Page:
This is an artistic predicament that could literally leave a singer breathless. Just ask George Jones, the man widely regarded as country music's greatest singer. Seventy years of hard living down the line -- including eleven days spent in a coma with ventilator tubes crammed down his throat after a 1998 car wreck -- Jones is now facing a cold, hard truth: His once protean voice will never regain its former grandeur. The Rock, Jones' first recordings since the accident and the weakest batch of songs he's cut in almost a decade, only underscores this painful reality.
Still, the album captures a fascinating moment: Jones' attempted transition from a singer who could do whatever he wished to one who must sometimes gasp for breath between lines. Jones' new voice is thinner, reedier, pitched higher than before, and it's mostly incapable of his trademark burping bass runs and pinball melismas, though he comes close on "Beer Run," a tongue-twisting duet (B-double E-double are you in!) with Garth Brooks. Instead, Jones is now more likely to hold a note delicately rather than curlicue it into a half-dozen syllables. This is a smart choice, given what he has to work with, and the payoff comes when Jones is finally matched with some decent songs. (It's easy to see why her love died/ She was planning her nights by the TV Guide, goes one memorable couplet.) Indeed, on a version of Billy Joe Shaver's "Tramp on Your Street," it's Jones' complete lack of vocal ease that renders the line His body was worn, but his spirit was free so achingly poignant.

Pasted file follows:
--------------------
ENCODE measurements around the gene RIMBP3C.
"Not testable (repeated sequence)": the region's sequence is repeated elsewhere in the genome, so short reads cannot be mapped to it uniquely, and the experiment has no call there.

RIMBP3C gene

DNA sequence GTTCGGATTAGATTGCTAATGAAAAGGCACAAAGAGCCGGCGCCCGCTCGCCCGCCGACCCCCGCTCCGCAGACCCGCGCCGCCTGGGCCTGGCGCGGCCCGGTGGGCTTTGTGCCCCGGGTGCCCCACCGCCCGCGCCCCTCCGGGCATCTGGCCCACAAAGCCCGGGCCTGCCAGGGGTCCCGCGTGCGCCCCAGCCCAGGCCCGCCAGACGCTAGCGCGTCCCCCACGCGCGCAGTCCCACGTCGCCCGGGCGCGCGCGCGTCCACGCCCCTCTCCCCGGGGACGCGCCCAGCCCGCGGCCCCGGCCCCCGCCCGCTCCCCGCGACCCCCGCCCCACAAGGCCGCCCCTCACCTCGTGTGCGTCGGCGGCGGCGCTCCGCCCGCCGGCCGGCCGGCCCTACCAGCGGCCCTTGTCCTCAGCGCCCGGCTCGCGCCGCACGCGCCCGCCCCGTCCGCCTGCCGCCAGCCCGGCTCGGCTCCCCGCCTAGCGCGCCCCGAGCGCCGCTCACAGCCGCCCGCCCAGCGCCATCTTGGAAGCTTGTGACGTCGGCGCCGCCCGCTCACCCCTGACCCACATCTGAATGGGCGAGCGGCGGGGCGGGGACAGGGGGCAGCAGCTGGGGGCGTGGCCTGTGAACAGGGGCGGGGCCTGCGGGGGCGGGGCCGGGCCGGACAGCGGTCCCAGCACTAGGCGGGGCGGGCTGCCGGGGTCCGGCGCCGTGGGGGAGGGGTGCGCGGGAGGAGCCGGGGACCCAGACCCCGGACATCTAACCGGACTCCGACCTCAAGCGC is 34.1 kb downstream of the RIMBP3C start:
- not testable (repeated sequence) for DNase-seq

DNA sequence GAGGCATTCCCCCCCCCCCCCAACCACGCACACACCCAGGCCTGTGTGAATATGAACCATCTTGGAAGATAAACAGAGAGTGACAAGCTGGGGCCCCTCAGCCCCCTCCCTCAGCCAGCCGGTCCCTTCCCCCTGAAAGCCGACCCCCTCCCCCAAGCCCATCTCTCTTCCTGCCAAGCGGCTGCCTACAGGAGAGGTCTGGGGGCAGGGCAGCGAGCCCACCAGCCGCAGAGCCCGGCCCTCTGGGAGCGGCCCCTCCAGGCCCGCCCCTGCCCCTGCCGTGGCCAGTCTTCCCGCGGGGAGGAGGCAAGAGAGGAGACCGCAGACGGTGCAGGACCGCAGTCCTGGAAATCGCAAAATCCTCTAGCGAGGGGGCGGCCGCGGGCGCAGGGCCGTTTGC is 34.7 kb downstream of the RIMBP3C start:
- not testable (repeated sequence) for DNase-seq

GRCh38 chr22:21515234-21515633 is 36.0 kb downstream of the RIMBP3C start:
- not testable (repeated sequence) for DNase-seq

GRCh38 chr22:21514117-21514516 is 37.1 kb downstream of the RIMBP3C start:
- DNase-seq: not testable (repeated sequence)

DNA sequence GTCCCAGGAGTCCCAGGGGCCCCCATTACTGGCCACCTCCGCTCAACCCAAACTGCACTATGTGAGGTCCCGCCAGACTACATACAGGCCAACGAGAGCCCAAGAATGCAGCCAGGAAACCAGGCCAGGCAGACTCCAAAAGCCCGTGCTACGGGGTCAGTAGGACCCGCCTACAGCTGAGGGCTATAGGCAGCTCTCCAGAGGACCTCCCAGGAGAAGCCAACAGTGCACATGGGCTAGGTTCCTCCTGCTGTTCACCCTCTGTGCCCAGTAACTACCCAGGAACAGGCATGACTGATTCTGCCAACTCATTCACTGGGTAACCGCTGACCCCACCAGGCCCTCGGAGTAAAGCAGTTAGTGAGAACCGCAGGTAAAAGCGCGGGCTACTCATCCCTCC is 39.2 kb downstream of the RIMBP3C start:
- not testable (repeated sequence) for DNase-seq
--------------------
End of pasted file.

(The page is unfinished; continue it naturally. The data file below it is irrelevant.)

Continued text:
Mountain music patriarch Ralph Stanley turns 75 in February, and he's facing vocal challenges of his own. Where Jones has a practically new voice to contend with, Stanley must learn to manipulate a weaker version of his old one. His formerly gale-force tenor has been tamed, but it's still strong enough to knock your hat off, especially when there are enough pauses between phrases for Stanley to get a running start.
On Clinch Mountain Sweethearts, Stanley teams up with sixteen female country singers. A few are dealing with altered voices themselves (sometimes for the better -- Maria Muldaur and Joan Baez have never sounded so soulful), while others are in their vocal prime (including Gillian Welch, Pam Tillis, Sara Evans and Lucinda Williams). Stanley shines regardless of the partner. His haunting tenor might be raspy with years, but it's also more textured. And when, on two numbers, he raises his voice in pleading harmony with Iris DeMent's bittersweet twang, it reminds the listener that distinctive singers such as Stanley possess a numinous tone that even time can have trouble dimming.